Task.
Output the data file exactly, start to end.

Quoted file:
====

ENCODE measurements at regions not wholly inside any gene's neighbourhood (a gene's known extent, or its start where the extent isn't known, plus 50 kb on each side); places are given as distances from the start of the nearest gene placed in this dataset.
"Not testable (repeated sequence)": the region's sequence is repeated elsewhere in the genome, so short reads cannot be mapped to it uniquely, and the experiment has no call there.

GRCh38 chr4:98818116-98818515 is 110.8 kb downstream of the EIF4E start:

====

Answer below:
ENCODE measurements at regions not wholly inside any gene's neighbourhood (a gene's known extent, or its start where the extent isn't known, plus 50 kb on each side); places are given as distances from the start of the nearest gene placed in this dataset.
"Not testable (repeated sequence)": the region's sequence is repeated elsewhere in the genome, so short reads cannot be mapped to it uniquely, and the experiment has no call there.

GRCh38 chr4:98818116-98818515 is 110.8 kb downstream of the EIF4E start: